Dog Harness vs Collar | Which One Is Best For Your Dog

Now that you have your dog and you start thinking about the exercise regiment of getting them out to start walking them.  The question that dog owners struggle with is what kind of collar or harness should they get for their dog.  Some people believe that a little dog should have a harness and a big dog should have a collar.   The big question is which works the best the debate of a dog harness vs collar.  I am going to break it down for you.


dog harness
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I think that for every dog the situation is completely different.  A dog that is calm and trained well, generally you see that dog with a collar on rather than a harness.

What is the difference between the two?

Chose correctly

A puppy needs to be taught how to walk on a leash, from day one.  Taking things slow and using a reward system, generally helps teach your puppy the proper way to walk on a leash.

Dog Collar Screenshot

Sometimes when you have a stubborn dog on a walk they pull constantly and it makes the walk extremely difficult.  Not only is it difficult for you, but it is also hard on the dog.  When a dog sees a squirrel for example they can jerk very strongly in a quick sudden motion.  This can cause you to have an arm or hand injury, just holding the leash.

When a dog is pulling all the time or making sudden quick jerks it can actually cause damage to themselves.

Dog’s neck are much like the neck of a human.  If we were to put something tight around our own neck and create that pulling motion,  we could cause an major injury.

A dog pulling excessively can cause serious injury to their neck, like whiplash, crushed trachea, damaged larynx and even cause paralysis.  They could also damage their jugular, trachea, and many more serious issues.  For that reason, we want to avoid putting our dog in that type of situation.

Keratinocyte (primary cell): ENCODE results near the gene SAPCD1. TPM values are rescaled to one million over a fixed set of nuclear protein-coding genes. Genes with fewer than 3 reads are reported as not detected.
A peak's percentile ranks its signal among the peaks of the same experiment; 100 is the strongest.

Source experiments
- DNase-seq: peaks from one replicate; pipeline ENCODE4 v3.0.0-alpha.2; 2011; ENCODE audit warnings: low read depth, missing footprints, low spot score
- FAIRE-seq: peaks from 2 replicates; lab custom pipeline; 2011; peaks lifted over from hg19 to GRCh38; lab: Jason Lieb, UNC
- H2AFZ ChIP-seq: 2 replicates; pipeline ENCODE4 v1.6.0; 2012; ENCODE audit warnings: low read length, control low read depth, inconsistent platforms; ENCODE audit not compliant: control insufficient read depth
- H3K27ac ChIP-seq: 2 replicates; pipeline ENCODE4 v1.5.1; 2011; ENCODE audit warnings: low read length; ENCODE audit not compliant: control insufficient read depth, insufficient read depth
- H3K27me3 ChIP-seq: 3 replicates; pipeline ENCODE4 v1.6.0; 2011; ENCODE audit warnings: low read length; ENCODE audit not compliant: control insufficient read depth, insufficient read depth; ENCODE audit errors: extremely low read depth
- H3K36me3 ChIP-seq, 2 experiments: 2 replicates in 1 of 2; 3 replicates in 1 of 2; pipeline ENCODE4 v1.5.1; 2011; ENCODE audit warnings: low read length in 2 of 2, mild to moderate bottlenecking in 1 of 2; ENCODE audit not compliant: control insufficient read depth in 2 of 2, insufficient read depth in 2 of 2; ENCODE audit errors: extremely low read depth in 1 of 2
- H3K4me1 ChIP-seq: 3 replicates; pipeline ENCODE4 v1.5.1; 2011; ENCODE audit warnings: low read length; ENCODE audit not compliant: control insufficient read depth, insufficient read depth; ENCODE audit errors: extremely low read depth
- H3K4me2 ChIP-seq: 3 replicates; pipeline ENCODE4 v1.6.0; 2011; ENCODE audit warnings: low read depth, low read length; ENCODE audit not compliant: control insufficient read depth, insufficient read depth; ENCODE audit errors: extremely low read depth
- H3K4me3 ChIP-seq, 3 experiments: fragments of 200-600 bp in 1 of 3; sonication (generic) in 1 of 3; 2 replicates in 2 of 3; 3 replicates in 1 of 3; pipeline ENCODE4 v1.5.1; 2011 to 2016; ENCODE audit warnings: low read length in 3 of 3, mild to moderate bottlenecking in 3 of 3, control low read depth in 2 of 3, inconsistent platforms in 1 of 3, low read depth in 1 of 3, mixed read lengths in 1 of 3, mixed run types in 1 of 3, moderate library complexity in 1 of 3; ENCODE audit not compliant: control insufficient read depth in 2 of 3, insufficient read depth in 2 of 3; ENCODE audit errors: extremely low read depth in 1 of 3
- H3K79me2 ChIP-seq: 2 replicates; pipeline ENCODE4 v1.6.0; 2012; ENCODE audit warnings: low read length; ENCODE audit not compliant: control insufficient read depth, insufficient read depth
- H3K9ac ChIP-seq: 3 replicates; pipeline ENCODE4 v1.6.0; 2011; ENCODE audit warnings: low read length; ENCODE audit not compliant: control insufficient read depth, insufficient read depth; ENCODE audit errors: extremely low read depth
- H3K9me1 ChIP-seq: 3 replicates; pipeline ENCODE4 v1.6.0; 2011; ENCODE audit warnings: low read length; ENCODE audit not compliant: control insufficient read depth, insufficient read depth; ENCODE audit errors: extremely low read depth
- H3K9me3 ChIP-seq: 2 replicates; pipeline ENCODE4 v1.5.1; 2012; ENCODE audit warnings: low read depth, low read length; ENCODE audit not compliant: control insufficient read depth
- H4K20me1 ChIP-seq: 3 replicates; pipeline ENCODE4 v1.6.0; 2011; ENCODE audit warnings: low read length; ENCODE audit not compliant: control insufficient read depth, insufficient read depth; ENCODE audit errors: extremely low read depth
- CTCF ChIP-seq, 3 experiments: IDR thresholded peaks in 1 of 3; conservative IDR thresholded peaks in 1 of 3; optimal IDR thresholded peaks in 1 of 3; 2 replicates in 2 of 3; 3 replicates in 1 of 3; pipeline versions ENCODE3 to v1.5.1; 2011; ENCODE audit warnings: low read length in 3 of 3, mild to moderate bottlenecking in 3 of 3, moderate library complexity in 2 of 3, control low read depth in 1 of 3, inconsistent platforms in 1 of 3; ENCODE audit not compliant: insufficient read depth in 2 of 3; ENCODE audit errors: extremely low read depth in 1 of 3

Dogs that pull excessively like this would do much better on a harness, then just a collar.  Having a harness on the dog, takes away the pulling on the neck.  The pulling then comes from the entire body like a sled dog.  It is more evenly dispersed, which makes it much safer for everyone.

Dog Harness vs Collar - Harness Screenshot 2

Harness breakdown

Of course like everything else, there are different choices when deciding on what type of harness to buy.  So how do you know which one will work for you?  As we talked about dogs that pull excessively should be in a harness, but getting the right harness can also make a huge difference.  A good harness distributes the weight evenly.

There are generally 2 kinds of harnesses that are structurally different.  The main difference, is where the leash connects to the harness.

The first style is called a front clipping harness.  So the leash is connected just as it says, in the front.   With this style of harness the dog has less leverage when trying to pull.  Therefore not causing any possible injuries to the dog or yourself.


dog leash cute

The second type of harness is a back or neck clipping harness and yes the dog can pull harder with this style of harness.  But if your dog is a puller, at least the pulling won’t cause harm or damage to your dog.